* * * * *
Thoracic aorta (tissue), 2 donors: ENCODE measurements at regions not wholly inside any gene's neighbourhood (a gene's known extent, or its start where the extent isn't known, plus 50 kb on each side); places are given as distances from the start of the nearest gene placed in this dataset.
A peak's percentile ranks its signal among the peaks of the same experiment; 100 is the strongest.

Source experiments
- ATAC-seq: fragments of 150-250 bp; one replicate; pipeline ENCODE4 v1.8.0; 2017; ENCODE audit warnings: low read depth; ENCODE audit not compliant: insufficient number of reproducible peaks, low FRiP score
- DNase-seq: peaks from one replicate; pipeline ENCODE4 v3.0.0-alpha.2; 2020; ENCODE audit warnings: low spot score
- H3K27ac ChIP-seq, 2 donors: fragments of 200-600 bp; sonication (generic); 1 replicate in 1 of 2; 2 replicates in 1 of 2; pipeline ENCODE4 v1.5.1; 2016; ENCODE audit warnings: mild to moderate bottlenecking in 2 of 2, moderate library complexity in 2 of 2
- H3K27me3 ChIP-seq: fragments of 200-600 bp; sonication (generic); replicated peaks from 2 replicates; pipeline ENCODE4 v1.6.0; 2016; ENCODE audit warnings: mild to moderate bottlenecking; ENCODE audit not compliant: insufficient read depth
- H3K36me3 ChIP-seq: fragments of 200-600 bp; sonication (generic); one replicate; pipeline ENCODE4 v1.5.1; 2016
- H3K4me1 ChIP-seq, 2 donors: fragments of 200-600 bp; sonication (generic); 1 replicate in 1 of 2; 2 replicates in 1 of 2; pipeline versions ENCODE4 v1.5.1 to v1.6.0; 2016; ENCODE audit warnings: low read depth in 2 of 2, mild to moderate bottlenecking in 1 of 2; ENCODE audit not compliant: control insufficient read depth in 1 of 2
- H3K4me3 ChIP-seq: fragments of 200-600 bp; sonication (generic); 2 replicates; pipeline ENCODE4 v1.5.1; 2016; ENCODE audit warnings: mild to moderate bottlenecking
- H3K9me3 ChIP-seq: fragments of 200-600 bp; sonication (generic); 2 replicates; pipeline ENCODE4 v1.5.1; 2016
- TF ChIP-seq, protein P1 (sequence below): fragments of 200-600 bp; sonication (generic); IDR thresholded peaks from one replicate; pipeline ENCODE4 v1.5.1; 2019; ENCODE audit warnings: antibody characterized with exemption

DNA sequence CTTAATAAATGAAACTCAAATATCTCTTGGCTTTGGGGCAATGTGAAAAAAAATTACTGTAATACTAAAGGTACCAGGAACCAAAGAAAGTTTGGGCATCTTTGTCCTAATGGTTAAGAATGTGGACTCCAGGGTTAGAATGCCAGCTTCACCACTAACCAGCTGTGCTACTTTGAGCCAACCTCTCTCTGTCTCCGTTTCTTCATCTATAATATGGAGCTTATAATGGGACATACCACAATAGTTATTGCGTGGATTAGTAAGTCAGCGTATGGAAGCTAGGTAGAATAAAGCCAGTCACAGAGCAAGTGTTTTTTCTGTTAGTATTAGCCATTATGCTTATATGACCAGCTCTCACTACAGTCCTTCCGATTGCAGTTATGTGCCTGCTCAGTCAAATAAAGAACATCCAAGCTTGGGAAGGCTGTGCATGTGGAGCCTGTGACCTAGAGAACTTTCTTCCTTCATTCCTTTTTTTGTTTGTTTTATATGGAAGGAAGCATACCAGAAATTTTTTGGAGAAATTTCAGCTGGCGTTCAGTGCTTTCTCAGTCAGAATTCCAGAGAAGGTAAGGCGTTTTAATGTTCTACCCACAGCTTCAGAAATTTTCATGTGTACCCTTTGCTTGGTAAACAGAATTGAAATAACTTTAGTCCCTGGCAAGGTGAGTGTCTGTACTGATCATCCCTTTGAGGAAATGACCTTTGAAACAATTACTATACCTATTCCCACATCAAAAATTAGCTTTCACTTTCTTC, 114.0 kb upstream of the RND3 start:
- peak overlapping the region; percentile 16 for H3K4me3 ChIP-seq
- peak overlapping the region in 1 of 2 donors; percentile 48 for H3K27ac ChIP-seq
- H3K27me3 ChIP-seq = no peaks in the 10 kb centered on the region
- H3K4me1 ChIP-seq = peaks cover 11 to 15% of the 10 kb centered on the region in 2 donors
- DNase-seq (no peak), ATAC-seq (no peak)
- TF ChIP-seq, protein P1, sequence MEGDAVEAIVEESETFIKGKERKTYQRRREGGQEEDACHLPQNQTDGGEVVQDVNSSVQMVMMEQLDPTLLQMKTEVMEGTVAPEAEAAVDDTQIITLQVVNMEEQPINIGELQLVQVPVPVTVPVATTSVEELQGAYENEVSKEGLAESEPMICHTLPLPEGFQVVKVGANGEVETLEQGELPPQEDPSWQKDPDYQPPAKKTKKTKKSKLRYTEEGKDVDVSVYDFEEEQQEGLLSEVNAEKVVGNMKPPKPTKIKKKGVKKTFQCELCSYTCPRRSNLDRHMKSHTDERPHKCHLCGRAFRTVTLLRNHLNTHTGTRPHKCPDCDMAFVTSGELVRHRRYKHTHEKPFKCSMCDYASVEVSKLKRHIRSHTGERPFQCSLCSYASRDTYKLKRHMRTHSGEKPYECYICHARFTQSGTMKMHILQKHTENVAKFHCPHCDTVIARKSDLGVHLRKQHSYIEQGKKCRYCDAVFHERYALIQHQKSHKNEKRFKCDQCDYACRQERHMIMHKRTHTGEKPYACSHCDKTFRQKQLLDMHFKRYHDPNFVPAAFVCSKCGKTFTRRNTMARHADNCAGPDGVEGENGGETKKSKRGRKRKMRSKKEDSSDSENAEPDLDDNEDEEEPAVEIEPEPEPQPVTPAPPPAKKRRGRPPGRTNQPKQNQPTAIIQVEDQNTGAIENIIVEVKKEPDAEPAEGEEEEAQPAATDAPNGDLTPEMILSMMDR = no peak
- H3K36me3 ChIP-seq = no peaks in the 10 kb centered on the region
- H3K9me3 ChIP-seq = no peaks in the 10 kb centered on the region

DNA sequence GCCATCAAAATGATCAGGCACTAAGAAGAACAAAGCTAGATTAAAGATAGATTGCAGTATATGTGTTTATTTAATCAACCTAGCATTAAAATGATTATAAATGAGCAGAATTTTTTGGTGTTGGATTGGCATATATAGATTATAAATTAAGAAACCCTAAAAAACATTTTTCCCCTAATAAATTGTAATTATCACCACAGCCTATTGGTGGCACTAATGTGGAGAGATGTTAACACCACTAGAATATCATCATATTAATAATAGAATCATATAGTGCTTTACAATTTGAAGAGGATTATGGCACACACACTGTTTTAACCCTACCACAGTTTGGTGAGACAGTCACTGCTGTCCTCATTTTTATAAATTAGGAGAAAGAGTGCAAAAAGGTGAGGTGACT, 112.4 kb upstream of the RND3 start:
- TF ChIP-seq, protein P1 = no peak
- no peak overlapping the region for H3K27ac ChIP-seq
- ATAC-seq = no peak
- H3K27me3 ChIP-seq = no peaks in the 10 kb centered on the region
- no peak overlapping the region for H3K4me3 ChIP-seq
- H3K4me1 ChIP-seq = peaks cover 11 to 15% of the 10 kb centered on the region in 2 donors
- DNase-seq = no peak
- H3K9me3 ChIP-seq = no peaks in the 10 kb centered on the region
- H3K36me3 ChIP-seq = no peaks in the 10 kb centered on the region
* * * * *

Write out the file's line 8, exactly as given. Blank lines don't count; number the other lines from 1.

- H3K36me3 ChIP-seq: fragments of 200-600 bp; sonication (generic); one replicate; pipeline ENCODE4 v1.5.1; 2016